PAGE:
About the Author: Tracy Lewis is an inbound marketing consultant with PR 20/20, a certified Gold HubSpot partner and inbound marketing agency that combines content, public relations, social media and search marketing into integrated campaigns. She is also the community manager for Marketing Agency Insider, the hub for agency news, information and resources.

    Image Credit: 401(K) 2013

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    Topics: internet marketing, PR 20/20

    6 Competencies of the New Prototype Marketer

    Posted by Tracy Lewis on Feb 26, 2013 7:15:00 AM

    DNAThe future of marketing belongs to the hybrids.

    The role of the CMO has expanded beyond brand, creative and advertising to include digital programs, analytics and marketing technology decisions, among other emerging disciplines.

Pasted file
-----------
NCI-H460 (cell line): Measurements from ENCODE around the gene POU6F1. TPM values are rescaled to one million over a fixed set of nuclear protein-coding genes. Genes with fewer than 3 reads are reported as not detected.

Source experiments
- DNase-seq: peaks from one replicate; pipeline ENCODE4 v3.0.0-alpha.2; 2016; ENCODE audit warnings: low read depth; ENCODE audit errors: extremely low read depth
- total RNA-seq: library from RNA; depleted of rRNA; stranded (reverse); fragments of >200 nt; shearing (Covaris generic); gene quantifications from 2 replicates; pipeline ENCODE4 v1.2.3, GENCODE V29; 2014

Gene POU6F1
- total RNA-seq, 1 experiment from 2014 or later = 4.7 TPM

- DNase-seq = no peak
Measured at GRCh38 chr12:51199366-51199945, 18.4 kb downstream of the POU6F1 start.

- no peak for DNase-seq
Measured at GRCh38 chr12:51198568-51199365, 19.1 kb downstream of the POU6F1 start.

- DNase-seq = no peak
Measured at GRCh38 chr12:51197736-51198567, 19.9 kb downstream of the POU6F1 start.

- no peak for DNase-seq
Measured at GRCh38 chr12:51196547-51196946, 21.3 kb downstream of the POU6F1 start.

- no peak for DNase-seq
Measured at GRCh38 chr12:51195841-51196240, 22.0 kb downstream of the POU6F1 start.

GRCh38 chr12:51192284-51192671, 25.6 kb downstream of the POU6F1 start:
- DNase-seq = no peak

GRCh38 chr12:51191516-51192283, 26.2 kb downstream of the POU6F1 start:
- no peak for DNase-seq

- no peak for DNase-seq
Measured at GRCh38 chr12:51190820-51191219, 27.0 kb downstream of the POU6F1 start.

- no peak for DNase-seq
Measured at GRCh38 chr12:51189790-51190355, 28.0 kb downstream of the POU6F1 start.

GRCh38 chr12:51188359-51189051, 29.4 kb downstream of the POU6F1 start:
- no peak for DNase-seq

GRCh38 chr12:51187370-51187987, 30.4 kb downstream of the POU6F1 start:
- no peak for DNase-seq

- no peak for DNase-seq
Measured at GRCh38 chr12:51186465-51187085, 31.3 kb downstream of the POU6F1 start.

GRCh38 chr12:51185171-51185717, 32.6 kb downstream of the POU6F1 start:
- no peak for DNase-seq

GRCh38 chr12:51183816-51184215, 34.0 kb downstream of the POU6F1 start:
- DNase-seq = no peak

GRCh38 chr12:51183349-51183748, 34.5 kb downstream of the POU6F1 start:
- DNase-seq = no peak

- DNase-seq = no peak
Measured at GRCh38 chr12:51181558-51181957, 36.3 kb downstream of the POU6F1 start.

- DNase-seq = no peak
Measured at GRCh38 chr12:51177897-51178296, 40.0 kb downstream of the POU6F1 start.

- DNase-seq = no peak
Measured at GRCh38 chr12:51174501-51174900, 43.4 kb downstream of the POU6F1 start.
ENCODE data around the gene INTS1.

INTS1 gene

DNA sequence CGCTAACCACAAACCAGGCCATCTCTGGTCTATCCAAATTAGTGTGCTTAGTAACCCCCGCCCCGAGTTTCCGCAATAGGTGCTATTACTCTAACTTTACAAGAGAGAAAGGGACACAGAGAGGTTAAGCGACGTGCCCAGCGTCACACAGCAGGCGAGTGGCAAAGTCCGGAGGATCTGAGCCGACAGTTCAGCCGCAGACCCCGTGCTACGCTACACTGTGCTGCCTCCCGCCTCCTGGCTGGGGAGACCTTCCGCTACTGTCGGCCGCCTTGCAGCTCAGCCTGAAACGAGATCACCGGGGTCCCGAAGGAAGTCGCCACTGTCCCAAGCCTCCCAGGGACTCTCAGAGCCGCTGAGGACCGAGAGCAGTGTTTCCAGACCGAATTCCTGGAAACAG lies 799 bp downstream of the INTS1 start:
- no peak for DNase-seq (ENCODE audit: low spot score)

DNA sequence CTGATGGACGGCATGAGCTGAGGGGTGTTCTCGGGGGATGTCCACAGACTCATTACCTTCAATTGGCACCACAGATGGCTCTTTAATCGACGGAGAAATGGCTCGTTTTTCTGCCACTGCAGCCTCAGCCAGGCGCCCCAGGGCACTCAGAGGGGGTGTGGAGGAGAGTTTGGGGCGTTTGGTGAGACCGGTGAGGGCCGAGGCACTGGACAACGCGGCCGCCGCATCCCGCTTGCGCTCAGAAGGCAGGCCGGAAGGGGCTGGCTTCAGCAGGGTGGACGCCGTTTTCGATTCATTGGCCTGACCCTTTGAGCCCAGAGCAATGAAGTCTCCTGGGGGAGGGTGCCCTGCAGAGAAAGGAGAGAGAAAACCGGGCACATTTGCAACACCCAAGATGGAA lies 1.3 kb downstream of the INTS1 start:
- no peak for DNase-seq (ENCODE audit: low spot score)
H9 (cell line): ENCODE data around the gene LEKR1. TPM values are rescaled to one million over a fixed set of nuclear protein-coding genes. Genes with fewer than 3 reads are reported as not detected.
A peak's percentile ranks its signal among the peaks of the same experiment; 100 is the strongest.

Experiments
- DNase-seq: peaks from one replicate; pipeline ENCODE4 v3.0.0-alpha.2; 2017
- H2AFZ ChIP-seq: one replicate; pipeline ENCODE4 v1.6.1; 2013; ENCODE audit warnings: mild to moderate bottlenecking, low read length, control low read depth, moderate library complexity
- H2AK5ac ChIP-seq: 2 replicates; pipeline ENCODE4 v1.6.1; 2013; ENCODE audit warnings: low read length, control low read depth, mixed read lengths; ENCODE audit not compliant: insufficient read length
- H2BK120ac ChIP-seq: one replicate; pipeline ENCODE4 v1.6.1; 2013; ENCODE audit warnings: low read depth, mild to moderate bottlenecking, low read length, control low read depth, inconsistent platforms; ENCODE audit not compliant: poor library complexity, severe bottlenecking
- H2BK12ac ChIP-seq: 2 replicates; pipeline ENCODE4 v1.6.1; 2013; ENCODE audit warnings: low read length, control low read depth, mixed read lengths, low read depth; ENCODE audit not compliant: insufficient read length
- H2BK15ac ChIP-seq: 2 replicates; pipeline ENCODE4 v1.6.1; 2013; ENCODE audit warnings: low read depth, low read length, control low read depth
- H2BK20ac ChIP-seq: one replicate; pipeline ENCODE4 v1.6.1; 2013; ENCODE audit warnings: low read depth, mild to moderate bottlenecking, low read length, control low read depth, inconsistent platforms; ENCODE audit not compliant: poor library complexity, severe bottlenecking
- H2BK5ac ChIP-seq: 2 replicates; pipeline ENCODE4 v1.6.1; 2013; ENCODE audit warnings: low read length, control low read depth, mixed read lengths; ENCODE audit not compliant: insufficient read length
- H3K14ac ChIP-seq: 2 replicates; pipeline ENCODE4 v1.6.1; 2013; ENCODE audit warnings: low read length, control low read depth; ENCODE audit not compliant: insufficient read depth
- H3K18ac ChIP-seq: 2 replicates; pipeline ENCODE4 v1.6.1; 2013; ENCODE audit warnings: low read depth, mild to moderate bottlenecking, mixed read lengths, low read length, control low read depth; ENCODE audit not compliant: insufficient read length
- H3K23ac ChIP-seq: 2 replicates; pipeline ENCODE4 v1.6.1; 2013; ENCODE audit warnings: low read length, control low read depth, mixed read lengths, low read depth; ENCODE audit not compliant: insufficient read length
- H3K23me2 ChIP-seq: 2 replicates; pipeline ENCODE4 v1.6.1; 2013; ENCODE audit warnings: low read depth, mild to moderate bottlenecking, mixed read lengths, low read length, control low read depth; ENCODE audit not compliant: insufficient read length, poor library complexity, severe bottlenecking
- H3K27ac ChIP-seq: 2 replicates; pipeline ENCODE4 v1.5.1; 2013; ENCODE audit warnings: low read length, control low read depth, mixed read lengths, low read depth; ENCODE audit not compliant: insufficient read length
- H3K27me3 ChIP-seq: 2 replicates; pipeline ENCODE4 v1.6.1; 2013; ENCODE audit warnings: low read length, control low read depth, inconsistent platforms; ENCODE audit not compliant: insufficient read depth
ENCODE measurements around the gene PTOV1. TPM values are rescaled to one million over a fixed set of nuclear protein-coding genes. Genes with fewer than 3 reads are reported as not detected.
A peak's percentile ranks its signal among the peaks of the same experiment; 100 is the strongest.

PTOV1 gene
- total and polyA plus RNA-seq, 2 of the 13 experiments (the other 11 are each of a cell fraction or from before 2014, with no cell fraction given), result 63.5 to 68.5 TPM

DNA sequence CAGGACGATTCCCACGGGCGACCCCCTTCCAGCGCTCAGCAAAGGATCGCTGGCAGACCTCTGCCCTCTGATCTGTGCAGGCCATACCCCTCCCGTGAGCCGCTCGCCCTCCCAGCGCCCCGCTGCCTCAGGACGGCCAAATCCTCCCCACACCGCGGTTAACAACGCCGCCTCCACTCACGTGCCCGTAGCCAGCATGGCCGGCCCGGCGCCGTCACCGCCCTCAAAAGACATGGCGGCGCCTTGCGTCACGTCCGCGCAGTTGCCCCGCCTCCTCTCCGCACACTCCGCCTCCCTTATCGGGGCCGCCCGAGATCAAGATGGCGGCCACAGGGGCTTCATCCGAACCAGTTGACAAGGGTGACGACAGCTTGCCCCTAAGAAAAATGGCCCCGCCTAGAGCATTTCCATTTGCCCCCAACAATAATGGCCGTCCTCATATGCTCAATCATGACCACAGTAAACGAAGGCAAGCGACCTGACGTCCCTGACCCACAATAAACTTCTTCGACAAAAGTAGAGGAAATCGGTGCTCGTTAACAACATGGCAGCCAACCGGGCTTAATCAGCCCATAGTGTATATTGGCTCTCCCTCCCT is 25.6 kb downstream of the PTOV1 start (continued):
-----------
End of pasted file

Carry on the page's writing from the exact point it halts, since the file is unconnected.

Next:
As a result, marketing professionals are tasked with developing new skills—primarily in the areas of tech and data analysis—in order to successfully execute strategic, integrated campaigns that drive leads and loyalty. 

    But, next-gen, hybrid marketers are a rare breed with agencies, corporations and tech companies all after the same employees.

    How can you prepare yourself for the future and stand out in the marketing talent crowd? Below are six key competencies of the tech-savvy marketing professional.

    1. Data Analysis